Next up we have an on location interview with Sean from Writer Dad. He has certainly made a splash in the blogging community with his beautiful prose. Well, enough with the introduction. Let the fun begin! 😉
I’ve read your about page, and Im sure the readers of this interview will soon read it too, but tell me… Why did you really start blogging and what is inspiring you to go for the gold?
I started blogging because I’d just completed a mountain of work – a full novel and a couple dozen children’s stories. I’d been writing for less than a year, but felt like I was on fire from the inside out. At the time, I was writing mostly in isolation. My wife and children knew I was writing, but that was pretty much it. Blogging promised instant feedback.
I think that is why a lot of us blog. To have an instant audience for our work. To see their response so we can correct and get better. Who is your current audience and why are they visiting your site?
I would have to say my audience, for the most part, are people who love language. We all know how much repetition there is on the web, I never want to be a part of that. I’ve kept the content on Writer Dad mostly personal, though I drop regular opinions about things like blogging. Whenever I write about blogging, I see a spike in subscribers. Deeply personal articles such as “Sliding Doors” are well received, but always followed by a drop in subscribers. This tells me the true audience loves the way I throw words down, whether they’re personal or not. It also tells me there’s an under served audience who wants to know what I have to say about other things. I’ll correct this within the next few weeks.
I think we are all looking forward to this New Year’s project of yours. 😉 What do you think is the biggest benefit of blogging for society as a whole?
Oh, I think blogging is just getting started, even if it isn’t called blogging a half decade from now. The idea that everyone is afforded equal voice with less than an hour of set-up – that’s a revolution in communication that is talked about, but in my opinion not nearly revered as it should be.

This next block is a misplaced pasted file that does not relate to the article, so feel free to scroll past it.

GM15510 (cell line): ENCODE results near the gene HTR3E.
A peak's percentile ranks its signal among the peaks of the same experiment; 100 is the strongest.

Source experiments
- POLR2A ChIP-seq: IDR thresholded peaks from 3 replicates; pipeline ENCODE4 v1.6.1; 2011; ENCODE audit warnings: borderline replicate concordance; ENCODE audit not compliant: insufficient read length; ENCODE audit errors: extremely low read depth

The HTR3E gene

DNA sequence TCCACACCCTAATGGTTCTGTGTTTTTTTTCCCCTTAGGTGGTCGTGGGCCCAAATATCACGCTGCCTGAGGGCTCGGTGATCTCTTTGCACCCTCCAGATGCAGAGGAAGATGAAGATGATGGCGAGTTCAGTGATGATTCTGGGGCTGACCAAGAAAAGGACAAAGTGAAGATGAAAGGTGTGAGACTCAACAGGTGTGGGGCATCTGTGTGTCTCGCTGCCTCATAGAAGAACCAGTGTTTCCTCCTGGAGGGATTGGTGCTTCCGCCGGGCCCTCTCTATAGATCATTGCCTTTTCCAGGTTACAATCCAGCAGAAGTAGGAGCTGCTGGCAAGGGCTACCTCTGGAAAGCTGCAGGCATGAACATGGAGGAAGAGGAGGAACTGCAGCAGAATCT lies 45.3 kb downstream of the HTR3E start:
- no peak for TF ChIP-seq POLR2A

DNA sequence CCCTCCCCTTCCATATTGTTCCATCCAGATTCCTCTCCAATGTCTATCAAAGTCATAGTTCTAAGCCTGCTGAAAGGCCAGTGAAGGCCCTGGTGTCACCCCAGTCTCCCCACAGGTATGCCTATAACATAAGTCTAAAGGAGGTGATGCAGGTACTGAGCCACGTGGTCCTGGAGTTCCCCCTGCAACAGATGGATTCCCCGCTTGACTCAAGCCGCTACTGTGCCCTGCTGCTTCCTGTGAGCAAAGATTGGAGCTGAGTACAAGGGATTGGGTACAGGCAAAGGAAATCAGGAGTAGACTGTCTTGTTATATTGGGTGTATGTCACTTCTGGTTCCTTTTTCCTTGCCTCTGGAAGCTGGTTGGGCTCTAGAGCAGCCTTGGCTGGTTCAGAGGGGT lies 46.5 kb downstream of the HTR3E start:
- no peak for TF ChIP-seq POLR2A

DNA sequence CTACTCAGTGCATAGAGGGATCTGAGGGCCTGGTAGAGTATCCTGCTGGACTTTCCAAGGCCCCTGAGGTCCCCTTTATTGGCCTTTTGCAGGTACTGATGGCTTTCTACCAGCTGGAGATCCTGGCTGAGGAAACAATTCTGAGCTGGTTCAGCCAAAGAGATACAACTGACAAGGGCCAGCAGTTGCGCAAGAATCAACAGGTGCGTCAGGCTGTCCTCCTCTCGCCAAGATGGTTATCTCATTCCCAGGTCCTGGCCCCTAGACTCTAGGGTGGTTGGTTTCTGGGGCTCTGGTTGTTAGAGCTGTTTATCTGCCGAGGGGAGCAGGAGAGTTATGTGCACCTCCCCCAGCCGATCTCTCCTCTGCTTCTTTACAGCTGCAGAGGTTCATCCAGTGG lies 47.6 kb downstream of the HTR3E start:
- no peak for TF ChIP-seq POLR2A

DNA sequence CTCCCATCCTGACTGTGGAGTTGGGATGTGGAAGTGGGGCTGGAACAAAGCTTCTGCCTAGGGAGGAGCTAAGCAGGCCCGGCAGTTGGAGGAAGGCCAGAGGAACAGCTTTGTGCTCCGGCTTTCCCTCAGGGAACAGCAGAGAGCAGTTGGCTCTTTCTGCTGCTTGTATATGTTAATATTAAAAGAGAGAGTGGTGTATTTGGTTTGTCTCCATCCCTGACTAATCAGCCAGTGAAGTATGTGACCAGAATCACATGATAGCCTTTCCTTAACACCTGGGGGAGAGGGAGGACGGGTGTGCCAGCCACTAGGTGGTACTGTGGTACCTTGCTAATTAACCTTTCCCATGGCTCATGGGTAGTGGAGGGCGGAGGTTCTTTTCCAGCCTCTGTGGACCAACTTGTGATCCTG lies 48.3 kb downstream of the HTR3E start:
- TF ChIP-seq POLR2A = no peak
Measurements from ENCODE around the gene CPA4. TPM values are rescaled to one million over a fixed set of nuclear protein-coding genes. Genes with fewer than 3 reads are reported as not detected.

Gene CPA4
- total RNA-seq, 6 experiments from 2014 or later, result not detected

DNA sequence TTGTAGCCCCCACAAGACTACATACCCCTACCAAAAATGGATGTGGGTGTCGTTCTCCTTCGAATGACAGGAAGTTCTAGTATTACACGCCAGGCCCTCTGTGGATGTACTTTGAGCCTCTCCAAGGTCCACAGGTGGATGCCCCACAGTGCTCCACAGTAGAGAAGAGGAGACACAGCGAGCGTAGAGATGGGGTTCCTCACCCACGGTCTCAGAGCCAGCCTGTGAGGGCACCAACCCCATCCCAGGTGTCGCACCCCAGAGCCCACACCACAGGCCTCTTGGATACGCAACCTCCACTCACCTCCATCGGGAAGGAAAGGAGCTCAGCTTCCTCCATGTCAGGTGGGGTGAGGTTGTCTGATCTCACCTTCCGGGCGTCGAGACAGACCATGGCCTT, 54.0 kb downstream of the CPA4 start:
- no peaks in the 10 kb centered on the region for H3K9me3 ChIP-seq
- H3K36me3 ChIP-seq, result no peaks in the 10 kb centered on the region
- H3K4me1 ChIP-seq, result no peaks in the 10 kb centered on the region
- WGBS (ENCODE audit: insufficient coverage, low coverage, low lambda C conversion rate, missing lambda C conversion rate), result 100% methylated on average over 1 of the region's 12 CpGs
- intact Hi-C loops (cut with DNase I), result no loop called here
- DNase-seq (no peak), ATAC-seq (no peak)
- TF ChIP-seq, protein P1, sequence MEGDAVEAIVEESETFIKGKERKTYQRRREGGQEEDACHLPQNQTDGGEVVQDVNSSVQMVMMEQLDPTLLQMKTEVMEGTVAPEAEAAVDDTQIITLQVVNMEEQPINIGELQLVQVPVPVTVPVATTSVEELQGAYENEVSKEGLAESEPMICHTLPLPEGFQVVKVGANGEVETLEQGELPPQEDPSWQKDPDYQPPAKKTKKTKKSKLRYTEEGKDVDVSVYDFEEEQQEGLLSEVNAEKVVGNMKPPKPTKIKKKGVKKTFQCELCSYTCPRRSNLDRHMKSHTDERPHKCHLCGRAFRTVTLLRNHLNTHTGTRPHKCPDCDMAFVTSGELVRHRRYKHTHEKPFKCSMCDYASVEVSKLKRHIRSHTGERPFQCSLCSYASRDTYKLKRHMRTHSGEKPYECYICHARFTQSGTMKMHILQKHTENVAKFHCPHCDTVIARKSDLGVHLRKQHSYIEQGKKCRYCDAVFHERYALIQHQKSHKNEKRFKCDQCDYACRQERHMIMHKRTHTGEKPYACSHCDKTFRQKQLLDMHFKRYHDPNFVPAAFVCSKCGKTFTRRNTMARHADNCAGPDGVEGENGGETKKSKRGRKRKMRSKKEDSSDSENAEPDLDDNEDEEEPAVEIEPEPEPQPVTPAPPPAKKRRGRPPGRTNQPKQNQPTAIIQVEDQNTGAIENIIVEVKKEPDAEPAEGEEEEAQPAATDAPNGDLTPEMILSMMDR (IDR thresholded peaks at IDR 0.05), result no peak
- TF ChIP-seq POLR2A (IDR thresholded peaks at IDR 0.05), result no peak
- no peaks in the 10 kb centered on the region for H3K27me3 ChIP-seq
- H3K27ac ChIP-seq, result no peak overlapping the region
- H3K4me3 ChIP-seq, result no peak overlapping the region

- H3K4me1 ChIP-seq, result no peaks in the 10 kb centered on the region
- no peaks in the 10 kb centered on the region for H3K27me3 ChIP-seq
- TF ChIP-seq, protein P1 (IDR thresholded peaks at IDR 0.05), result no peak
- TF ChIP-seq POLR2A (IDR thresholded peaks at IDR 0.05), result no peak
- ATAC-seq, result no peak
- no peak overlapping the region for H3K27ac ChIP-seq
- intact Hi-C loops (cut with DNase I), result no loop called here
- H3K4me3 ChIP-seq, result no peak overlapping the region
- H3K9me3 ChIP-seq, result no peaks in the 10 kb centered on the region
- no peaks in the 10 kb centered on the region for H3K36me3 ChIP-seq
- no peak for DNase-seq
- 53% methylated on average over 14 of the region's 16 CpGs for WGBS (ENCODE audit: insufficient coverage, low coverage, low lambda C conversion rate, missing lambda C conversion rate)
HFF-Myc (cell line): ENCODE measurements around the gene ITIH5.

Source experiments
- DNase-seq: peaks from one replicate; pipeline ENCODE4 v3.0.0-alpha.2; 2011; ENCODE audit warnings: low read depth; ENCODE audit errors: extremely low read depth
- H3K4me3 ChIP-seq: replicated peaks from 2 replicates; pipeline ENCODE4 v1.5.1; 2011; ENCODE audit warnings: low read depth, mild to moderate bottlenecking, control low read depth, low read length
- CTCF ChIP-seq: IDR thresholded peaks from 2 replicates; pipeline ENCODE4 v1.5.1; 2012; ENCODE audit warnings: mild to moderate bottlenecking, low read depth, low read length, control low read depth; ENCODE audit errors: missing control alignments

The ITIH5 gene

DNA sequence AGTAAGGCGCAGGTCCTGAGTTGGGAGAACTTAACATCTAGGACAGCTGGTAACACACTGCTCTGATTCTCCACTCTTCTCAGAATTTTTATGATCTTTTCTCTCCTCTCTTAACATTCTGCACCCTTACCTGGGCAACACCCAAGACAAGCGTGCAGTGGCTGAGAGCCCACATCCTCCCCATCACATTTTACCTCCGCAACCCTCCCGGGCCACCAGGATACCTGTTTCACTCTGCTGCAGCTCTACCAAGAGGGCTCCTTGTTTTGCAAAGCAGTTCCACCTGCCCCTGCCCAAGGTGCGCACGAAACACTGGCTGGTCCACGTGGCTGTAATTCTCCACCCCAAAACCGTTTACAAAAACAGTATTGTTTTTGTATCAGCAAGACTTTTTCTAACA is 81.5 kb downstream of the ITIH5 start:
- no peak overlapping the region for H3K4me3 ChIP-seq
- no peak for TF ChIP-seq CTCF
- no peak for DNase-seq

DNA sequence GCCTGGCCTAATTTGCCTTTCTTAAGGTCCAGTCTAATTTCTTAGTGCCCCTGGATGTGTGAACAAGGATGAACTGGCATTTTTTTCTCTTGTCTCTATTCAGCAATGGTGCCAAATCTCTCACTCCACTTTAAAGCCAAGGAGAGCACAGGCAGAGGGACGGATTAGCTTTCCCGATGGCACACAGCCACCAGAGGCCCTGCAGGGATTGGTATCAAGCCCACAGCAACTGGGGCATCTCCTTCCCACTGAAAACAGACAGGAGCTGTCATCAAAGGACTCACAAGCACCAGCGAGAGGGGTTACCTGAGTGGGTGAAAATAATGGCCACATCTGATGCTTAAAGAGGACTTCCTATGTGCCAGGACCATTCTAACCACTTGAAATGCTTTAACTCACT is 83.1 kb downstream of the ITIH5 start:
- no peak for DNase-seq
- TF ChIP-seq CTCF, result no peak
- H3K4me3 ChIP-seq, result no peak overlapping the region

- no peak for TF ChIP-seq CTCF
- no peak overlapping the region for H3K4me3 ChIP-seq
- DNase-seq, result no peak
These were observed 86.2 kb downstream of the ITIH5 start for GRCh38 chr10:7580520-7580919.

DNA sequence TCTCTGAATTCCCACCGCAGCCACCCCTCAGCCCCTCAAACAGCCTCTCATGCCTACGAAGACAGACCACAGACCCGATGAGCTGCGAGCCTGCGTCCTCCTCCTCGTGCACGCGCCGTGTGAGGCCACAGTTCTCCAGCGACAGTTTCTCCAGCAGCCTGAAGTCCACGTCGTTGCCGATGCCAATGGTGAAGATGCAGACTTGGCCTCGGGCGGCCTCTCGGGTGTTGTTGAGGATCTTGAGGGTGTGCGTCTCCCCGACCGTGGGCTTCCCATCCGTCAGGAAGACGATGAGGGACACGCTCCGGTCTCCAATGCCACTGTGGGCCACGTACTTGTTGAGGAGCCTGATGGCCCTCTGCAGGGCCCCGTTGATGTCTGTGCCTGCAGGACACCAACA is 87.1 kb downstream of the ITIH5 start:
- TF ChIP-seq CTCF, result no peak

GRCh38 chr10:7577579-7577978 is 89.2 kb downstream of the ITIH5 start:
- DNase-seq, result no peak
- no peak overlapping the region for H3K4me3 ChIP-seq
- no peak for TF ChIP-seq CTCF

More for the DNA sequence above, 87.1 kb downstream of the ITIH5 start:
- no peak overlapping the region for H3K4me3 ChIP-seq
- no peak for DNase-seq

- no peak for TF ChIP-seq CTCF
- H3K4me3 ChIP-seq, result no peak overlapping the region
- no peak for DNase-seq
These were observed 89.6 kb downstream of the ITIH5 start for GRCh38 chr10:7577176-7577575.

I think the revolution is coming my friend. What are your top 5 tips for new bloggers who want to get into the game?
Don’t echo. There’s enough repetition online to last us all the way through web 3.0. Be yourself, and tell the stories only you can tell.
Don’t act like an expert if you’re not. The veneer is thin and will chip like a cheap coat of paint.
Be patient. No matter what you’ve heard, blogging isn’t easy. It’s important to keep yourself grounded and understand that success is a process, not an event.
Learn from others. Everyone has a different perspective. Of course you won’t agree with all of them, but the wisdom of others is often free and can help move you from A to B far faster than you could ever go alone.
Be a talk show, not an infomercial. No one likes to be yelled at. Whether you do this with your copy or site design, people know it when they see it. Be mindful of what you are doing and why you are doing it.
Great tips! Who are your favorite bloggers that you read often and why?
All the bloggers I heart are definitely worth a mention. I admired each enough to ask them to share my space. I love bloggers who make me laugh, and I can never get enough tickles. There are about a hundred blogs in my reader, but I wouldn’t want to make anyone sad by playing favorites.
Can you give us a day in the life of Sean?
I’m in transition right now. I’ve been running a preschool alongside my wife for the last three years. For the last month I’ve moved to full time writing. Now my day is spent answering emails and juggling roughly forty-seven projects all in various stages of disarray and development.
Do you have any blogging mentors?
Brian Clark, not only because he writes with clarity, but because I love the way he approaches business. He also handed me my first guest post one month out of the gate. Men with Pens as well; I think they handle themselves with a perfect measure of ego and ability.
You have a great writing style and a great community of fellow writers. You practically belong in your own niche! After only about 6 months you are off to a wonderful start. What do you credit your initial success to?
A tremendous amount of tireless work. I labored upwards of twenty hours a week on Writer Dad in the first few months, writing at night while juggling my real job during the day. I’m way past that now. I’m hungry and my ethic shows it.
What do you think will help you to succeed even more in the future?
Keeping my eyes open and learning from mistakes. We all fall and that’s perfectly fine, but if we don’t learn a lesson while we’re down in the gutter, that’s just wasted opportunity.
What is one personal growth tip you can give our readers?
I know I’ve already said it, but it bares repeating. BE YOURSELF. There’s only one you. If you try to be someone else, you’ll only look like a faded copy.
Please visit Sean over at Writer Dad. If you love words, he has a lot over there that he has stringed together beautifully. 😉